ISBN: 1468-2230
  • Donal Nolan and Alastair Mullis, 'Tort' in (ed), All England Law Reports Annual Review 2006 (LexisNexis Butterworths 2007)
    ISBN: 9781405725286
  • Donal Nolan and Alastair Mullis, 'Tort' in (ed), All England Law Reports Annual Review 2005 (LexisNexis Butterworths 2006)
    ISBN: 1405714743
  • Donal Nolan, 'Reforming Liability for Psychiatric Injury in Scotland: a Recipe for Uncertainty?' (2005) 68 Modern Law Review 983
    It is widely acknowledged that the common law rules governing liability for psychiatric injury in the United Kingdom are in an unsatisfactory state. The Scottish Law Commission has now published a report, Damages for Psychiatric Injury (Scot Law Com No 196, 2004), which recommends wholesale statutory reform of this area of the law. In this paper, the report is summarised, and its recommendations subjected to detailed critical analysis. It is concluded that, while the proposed statutory scheme is both coherent and imaginative, the Commission's consistent preference for flexible, fact-oriented rules means that implementation of the report's recommendations could give rise to an unacceptable degree of uncertainty.
    ISBN: 0026-7961
  • Donal Nolan and Alastair Mullis, 'Tort' in (ed), All England Law Reports Annual Review 2004 (Butterworths 2005)
    A summary of, and critical commentary on, the tort cases published in the All England Law Reports in 2004.
    ISBN: 1-405-70360-1
  • Donal Nolan, 'Psychiatric Injury at the Crossroads' (2004) Journal of Personal Injury Law 1
    An overview of the law governing psychiatric injury and an assessment of the options for reform. Commissioned by the journal, which is practitioner-oriented.
    ISBN: 1352 7533
  • Donal Nolan, 'Suing the State: Governmental Liability in Comparative Perspective' (2004) 67 Modern Law Review 843
    DOI: 10.1111/j.1468-2230.2004.00515.x
    A review article of Duncan Fairgrieve, State Liability in Tort: A Comparative Law Study. The article considers the current state of governmental liability in English law from three different perspectives (public law, private law, and legal politics), and focuses in particular on the lessons that can be learned from the French law of state liability.
    ISBN: 0026 7961
  • Donal Nolan and Alastair Mullis, 'Tort' in (ed), All England Law Reports Annual Review 2003 (Butterworths 2004)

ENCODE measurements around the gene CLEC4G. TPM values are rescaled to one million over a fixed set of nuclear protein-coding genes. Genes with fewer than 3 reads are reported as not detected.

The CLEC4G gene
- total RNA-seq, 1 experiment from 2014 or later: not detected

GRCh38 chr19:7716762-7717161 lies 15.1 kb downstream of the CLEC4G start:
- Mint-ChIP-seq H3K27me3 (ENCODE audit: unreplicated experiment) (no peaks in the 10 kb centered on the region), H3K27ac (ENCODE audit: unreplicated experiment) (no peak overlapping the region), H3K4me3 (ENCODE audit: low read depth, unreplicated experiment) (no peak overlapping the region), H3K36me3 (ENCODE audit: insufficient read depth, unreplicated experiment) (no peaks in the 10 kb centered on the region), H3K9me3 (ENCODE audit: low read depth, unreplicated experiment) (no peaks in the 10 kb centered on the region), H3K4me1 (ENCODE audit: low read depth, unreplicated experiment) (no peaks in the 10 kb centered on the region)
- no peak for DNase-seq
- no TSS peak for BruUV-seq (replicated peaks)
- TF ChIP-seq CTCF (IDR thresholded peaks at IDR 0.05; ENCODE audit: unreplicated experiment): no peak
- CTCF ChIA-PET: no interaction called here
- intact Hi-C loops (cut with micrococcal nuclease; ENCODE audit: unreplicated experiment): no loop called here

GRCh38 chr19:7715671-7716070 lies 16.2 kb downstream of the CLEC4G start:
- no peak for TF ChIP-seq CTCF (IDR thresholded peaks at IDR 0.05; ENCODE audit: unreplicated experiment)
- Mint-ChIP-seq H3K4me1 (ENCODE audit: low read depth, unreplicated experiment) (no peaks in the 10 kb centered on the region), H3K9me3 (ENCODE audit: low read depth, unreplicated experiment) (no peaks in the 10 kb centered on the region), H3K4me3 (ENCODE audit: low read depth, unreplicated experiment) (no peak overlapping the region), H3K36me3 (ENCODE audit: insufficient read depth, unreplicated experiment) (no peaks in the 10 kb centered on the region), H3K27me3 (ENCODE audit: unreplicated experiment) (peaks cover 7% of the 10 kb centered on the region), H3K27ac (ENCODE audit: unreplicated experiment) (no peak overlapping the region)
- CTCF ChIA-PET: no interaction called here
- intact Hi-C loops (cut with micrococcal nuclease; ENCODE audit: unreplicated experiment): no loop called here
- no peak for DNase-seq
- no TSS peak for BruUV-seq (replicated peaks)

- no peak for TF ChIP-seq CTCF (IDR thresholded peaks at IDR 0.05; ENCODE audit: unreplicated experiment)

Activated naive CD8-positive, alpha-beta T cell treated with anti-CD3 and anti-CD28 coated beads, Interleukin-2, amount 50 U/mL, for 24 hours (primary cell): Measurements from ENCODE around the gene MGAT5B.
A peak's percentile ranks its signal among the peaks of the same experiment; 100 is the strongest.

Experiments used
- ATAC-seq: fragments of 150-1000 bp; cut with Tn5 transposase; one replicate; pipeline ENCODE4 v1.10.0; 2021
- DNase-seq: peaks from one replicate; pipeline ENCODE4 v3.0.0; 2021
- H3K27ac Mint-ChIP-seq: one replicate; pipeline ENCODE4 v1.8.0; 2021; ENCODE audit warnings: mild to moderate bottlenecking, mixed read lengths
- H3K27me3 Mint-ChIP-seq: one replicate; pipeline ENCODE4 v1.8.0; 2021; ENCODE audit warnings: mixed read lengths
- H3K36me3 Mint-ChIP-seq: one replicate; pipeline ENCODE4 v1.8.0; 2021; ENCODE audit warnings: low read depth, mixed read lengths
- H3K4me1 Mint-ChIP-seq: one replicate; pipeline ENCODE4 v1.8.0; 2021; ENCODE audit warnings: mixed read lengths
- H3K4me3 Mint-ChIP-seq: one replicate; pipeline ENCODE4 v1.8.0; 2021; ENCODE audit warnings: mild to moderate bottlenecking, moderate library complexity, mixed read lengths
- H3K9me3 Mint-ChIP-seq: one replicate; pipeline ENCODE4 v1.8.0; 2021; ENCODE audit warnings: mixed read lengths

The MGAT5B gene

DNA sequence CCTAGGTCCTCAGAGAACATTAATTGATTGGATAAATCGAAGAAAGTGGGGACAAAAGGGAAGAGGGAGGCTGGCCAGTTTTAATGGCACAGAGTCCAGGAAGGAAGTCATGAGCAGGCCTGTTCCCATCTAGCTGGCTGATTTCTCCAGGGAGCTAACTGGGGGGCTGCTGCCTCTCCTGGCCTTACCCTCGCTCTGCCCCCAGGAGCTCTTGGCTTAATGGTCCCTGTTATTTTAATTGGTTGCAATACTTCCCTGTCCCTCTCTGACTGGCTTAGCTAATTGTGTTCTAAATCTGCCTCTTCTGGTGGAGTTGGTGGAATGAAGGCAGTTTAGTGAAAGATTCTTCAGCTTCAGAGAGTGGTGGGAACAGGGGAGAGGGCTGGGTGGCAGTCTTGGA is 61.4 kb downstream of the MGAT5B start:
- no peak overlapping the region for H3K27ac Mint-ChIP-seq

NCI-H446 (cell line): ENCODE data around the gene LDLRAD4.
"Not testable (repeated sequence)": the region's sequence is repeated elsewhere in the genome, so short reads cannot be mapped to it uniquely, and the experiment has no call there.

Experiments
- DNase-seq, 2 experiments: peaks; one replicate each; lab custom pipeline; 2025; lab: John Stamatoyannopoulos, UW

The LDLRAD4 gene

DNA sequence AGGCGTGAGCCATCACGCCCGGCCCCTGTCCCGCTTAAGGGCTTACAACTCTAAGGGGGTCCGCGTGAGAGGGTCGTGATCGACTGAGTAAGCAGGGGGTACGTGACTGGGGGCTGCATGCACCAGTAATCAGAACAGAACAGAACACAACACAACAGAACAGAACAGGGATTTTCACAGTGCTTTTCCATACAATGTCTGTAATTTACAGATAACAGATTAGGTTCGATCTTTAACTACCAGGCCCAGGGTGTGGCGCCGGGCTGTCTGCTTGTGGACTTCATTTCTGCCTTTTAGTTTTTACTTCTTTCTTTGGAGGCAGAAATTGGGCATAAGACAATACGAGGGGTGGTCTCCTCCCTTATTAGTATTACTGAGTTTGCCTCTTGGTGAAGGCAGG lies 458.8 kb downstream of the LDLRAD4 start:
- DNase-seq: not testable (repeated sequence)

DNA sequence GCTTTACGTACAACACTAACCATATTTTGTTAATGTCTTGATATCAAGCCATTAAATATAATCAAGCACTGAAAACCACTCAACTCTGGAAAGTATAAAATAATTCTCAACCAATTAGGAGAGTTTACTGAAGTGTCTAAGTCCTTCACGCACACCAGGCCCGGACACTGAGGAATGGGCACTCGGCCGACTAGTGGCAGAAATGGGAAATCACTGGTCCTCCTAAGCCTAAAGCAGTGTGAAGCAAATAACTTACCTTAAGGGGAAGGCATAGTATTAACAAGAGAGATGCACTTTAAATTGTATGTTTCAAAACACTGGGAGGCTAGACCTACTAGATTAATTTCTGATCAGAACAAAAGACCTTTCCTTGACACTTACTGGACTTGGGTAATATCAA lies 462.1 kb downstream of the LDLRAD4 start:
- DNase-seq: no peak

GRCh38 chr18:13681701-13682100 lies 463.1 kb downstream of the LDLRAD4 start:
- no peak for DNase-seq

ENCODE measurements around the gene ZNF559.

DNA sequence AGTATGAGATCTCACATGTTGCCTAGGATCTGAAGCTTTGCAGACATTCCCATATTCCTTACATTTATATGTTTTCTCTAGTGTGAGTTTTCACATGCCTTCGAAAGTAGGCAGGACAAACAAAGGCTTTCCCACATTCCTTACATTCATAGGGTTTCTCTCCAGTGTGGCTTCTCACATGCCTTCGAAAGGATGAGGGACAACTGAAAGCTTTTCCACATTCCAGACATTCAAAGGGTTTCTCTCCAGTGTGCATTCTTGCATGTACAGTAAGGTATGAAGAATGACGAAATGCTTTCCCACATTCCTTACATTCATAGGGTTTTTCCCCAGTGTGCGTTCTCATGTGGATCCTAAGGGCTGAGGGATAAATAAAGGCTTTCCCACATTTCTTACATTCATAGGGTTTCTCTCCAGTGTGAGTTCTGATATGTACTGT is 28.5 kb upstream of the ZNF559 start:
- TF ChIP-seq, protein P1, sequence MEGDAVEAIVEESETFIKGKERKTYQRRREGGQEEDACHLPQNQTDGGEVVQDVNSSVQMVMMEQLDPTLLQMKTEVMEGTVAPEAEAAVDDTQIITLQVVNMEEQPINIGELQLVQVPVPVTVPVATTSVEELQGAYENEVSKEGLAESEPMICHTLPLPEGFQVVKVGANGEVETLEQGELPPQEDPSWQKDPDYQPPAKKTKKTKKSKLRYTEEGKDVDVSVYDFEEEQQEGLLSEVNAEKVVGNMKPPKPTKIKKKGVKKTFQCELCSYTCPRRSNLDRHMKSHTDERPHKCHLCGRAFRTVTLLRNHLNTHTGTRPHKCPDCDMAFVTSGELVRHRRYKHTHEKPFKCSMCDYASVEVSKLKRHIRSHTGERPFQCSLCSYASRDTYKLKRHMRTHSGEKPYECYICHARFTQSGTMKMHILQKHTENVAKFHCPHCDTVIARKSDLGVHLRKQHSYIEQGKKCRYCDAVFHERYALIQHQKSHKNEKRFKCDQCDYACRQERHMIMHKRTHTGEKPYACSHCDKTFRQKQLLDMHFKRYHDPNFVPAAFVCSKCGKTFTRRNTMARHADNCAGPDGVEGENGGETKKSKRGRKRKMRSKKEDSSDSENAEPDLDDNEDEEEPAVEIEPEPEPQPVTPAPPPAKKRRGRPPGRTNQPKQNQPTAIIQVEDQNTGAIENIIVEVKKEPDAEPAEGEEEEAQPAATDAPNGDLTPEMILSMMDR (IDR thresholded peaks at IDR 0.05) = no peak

A summary of English case law developments in the law of tort in 2003.
    ISBN: 406965439
  • Donal Nolan and Alastair Mullis, 'Tort' in (ed), All England Law Reports Annual Review 2002 (Butterworths 2003)
    summary of the year's tort cases
    ISBN: 406965439
  • Donal Nolan, 'Chapters on Government Liability, Product Liability, Nuisance and Rylands v Fletcher and Fire' in Andrew Grubb (ed), The Law of Tort (Butterworths 2002)
    in-depth analysis of public authority tort liability for new practitioners' work
    ISBN: 406896720
  • Donal Nolan and Alastair Mullis, 'Tort' in (ed), All England Law Reports Annual Review 2001 (Butterworths 2002)
    summary of the year's tort cases
    ISBN: 406950423
  • Donal Nolan, 'Clerk and Lindsell on Torts (18th edn) ' (2001) 6 Construction and Engineering Law 48 [Review]
  • Donal Nolan, 'Risks and Wrongs: Remoteness of Damage in the House of Lords' (2001) 9 Tort Law Review 101 [Case Note]
  • Donal Nolan, 'The Modern Law of Estoppel ' (2001) 15 Trust Law International 59 [Review]
  • Donal Nolan and Alastair Mullis, 'Tort' in (ed), All England Law Reports Annual Review 2000 (Butterworths 2001)
    summary of the year's tort cases
    ISBN: 406940967
  • Donal Nolan, 'Economic Duress and the Availability of a Reasonable Alternative' (2000) Restitution Law Review 105 [Case Note]
  • Donal Nolan, 'Negligence Liability for Suicides in Custody' (2000) 8 Tort Law Review 91 [Case Note]
  • Donal Nolan and Alastair Mullis, 'Tort' in (ed), All England Law Reports Annual Review 1999 (Butterworths 2000)

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Research projects

Research Interests

Tort, especially negligence, nuisance and the relationship between tort and public law; Contract

Options taught

Contract, Tort, International Trade

Research projects